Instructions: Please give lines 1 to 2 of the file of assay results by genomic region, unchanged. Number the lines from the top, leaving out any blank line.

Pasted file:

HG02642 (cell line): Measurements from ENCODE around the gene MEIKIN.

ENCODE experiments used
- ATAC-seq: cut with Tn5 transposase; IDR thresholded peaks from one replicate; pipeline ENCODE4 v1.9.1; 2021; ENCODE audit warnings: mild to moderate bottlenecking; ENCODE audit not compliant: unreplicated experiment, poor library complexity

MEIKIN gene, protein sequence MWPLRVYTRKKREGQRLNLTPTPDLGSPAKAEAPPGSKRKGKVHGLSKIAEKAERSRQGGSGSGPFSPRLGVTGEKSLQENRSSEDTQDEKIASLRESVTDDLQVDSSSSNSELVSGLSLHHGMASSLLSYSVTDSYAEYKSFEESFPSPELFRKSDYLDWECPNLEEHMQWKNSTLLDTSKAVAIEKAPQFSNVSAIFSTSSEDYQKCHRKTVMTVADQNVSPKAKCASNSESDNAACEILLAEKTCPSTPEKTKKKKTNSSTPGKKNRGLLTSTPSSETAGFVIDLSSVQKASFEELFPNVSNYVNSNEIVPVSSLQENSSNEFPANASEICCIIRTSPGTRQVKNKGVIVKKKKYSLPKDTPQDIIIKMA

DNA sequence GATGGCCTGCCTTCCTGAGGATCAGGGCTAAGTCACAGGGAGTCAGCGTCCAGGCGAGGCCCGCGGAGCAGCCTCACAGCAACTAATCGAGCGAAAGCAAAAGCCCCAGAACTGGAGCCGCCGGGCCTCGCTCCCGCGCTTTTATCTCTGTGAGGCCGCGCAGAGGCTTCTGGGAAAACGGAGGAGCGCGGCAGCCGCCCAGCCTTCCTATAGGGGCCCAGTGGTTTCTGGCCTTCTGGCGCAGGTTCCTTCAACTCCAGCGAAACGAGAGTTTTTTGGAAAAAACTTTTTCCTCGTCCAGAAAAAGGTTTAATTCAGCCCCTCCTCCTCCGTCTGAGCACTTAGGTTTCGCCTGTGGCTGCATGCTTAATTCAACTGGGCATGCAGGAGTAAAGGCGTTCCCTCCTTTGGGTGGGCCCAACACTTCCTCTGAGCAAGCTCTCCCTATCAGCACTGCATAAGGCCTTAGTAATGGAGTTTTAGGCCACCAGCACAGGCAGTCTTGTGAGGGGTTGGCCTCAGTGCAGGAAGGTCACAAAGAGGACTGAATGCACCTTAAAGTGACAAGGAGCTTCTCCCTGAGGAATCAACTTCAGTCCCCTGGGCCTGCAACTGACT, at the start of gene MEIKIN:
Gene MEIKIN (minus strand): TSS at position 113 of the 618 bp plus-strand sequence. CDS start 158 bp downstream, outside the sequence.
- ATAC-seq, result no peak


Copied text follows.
HG02642 (cell line): Measurements from ENCODE around the gene MEIKIN.

ENCODE experiments used